A rentcharge is a periodic payment to a third party secured on freehold property and is usually only a nominal sum.

If you own a property which is subject to a rentcharge then you need to ensure that payment of the rentcharge is made when due. In the event that the rentcharge, or any part of it, is unpaid for 40 days after it is due, s.121 of the Law of Property Act 1925 allows a rentcharge owner to grant a lease to trustees. It is important to note that the rentcharge does not need to have been demanded for s.121 to apply.

In the recent case of Roberts v Lawton the Upper Tribunal (Tax and Chancery Chamber) held that a rentcharge lease is capable of being registered at the Land Registry. If such a lease is granted and registered it is likely to prevent a land owner from (i) making a freehold disposal, or (ii) granting any lease. This is because any prospective purchaser or tenant will not proceed with the transaction, as the tenant of the rentcharge lease is entitled to possession of the property as a means of raising the monies to pay the arrears and ancillary costs, without any provision for such lease to end on repayment of the rentcharge arrears. In Roberts v Lawton the rentcharge owner (a company which owned 15,000 rentcharges) granted leases of 99 years to trustees of a portfolio of properties subject to a rentcharge and would not agree to surrender the leases without the registered freehold proprietor paying the rentcharges together with the associated costs involved in granting the rentcharge leases and registering them at the Land Registry, effectively ransoming the properties and forcing the freehold owners to pay such costs.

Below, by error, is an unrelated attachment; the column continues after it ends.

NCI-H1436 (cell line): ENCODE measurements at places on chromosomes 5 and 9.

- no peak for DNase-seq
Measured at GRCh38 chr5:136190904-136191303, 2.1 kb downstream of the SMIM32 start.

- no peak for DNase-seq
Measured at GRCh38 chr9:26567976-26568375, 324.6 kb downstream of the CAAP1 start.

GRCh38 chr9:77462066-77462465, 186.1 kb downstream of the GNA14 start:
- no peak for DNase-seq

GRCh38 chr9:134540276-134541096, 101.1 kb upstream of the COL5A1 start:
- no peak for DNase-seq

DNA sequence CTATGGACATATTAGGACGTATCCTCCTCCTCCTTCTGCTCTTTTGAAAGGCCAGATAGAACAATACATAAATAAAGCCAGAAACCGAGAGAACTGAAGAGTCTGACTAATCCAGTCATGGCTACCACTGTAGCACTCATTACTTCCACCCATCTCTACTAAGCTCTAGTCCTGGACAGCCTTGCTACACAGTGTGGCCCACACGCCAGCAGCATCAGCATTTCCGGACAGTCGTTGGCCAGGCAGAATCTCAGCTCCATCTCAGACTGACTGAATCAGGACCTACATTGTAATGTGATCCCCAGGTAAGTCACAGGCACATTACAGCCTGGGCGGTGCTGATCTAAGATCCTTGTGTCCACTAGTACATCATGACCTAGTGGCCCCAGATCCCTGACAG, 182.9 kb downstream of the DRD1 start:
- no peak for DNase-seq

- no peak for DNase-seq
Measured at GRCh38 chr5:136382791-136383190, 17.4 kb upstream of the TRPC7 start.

To avoid the risk and potential impact of this draconian remedy:

  1. Know when rentcharge payments fall due and ensure that all rentcharges are paid when due even if for a nominal or seemingly insignificant sum (without waiting for the rentcharge to be demanded);
  2. Keep accurate records of rentcharge payments;
  3. Consider defective title indemnity insurance to guard against the risk of a rentcharge owner exercising its statutory rights;
  4. Statutory redemption (a way of extinguishing a rentcharge in return for payment of a lump sum) may be available for some rentcharges in England. After a period during which this statutory method of extinguishment was unworkable a revised formula used to calculate the sum payable has come into force recently (1 October 2016). Unfortunately this is not available for rentcharges affecting Welsh properties;
  5. Where a rentcharge has been registered and has not been paid for a prolonged period an application could be made to ask the Land Registry to remove it from title.

If you are unsure on the position, take advice now to avoid problems later.